After that, Tara’s bubbly, loud confidence (she’s the one who insists on a pool-view room where her friends waver and hang back, and who belts out terrible karaoke at a crowded bar) abruptly recedes. Over the next few nights, she alternately reassures her friends that nothing happened and succumbs to silent, shocked rumination. Em notices her friend’s moodiness, but all is pretty much forgotten after the girls receive their GCSE results, resulting in celebration for Em and Skye, and despondency for Tara. Skye’s assertion later that Tara should work the cloakroom at her fantasised restaurant, because she has ‘no other choice’, is particularly cruel. Mia McKenna-Bruce delivers a brilliant, grounding performance here, never letting Tara’s despair tip over into full-blown melodrama. Her wide eyes and careful consideration of physicality (she dances wildly, desperately, as if she’s trying to get away from something) do a disturbingly convincing job at reminding you Tara is still a child.

Left at that, How to Have Sex could have been much more ambiguous, but Manning-Walker chooses to portray a second — and much more clear-cut — case of assault as Paddy begins to rape Tara as she’s sleeping, though he’s interrupted. This second instance leaves her obviously distraught, and though Badger seems to know Paddy’s done something wrong, he makes no real move to intervene. This choice, I think, turns the movie from a rumination on consent to a lecture; a decided but not unwelcome direction. There are heartbreaking little touches that indicate Tara is suffering, as she leaves for the airport in comfy, oversized clothes where her friends still wear skirts and tank tops. Later, she begins to weep to Em in the duty-free section, only to correct herself and claim that she should have said something to stop it happening. But the ending scene jars tonally a little too much for a film that’s been very clear that Tara has been the subject of violence, and is somewhat hackneyed aside: Em takes her hand and says ‘we can do it’ and Tara suddenly screams ‘we’re going home!’ in a moment of jubilant hope that doesn’t feel entirely earned.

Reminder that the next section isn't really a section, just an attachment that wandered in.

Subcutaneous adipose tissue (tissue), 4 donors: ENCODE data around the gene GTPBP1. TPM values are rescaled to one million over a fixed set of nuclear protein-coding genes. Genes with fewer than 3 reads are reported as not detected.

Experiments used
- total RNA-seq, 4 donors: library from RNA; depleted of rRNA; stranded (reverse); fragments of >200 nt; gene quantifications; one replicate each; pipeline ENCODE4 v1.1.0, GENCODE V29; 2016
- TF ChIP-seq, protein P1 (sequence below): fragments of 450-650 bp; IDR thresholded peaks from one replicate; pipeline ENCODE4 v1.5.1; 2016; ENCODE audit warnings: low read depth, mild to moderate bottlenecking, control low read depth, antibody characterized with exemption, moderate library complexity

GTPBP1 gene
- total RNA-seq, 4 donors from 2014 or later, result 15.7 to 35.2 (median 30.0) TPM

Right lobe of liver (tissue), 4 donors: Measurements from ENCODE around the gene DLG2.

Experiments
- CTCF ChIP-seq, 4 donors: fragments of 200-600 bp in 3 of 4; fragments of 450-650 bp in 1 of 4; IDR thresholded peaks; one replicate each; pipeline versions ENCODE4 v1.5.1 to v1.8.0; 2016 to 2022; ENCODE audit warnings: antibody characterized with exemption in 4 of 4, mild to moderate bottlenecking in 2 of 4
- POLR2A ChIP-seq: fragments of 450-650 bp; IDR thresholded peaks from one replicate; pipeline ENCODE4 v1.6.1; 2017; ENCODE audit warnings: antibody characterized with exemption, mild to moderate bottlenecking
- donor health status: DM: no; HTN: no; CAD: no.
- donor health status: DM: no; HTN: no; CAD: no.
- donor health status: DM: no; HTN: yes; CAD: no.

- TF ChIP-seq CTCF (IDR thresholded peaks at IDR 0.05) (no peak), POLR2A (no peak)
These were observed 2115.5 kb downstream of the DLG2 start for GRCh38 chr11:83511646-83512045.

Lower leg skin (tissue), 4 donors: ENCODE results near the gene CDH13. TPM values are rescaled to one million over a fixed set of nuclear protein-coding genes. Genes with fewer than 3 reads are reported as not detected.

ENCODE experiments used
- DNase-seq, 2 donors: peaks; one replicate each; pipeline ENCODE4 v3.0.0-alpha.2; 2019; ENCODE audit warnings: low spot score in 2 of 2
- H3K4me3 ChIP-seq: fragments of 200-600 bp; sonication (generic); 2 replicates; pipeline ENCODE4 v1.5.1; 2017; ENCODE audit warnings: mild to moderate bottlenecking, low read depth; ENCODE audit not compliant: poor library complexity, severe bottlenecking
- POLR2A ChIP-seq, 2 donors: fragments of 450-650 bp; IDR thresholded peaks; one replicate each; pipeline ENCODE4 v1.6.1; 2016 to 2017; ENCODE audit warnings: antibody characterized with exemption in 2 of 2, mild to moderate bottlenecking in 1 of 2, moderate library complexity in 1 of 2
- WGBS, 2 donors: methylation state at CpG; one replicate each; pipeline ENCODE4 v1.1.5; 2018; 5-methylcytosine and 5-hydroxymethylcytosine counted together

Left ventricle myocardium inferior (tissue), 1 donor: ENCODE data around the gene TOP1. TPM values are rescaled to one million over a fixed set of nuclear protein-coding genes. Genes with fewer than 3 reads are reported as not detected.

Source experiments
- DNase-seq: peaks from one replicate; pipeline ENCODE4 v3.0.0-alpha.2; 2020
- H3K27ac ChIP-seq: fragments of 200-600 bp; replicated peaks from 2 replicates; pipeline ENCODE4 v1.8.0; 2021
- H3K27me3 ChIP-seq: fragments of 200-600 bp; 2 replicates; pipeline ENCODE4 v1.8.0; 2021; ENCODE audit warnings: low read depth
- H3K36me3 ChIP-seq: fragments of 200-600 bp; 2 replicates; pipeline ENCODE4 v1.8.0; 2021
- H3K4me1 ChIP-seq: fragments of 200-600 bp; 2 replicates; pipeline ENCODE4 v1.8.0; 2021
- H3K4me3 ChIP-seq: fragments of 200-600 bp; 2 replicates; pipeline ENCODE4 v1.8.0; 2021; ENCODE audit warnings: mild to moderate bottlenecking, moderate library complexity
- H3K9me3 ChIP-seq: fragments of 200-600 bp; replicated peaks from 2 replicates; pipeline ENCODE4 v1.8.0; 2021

For me, the most affecting moment in the movie takes place in the car on the way to the flight, where Tara glances over and sees her friends asleep on each other’s shoulders. They’ve passed their GSCEs with flying colours (Skye even snidely exclaims that she might go the same school as Em next year, and makes a point to tell Tara that she’ll miss her next year) but she has failed, and her path is wrenchingly uncertain. She is being left behind; at risk of losing her friends and her future. Wounded and drowning in her hoodie, she stares out of the window. For the rest of her life, we realise, Tara will carry what happened in Malia with her; a tragedy all the more brutal for how terribly ordinary it is.

Image Credits: Image 1-2: Film Stills, How to Have Sex (2023). Courtesy of Mk2.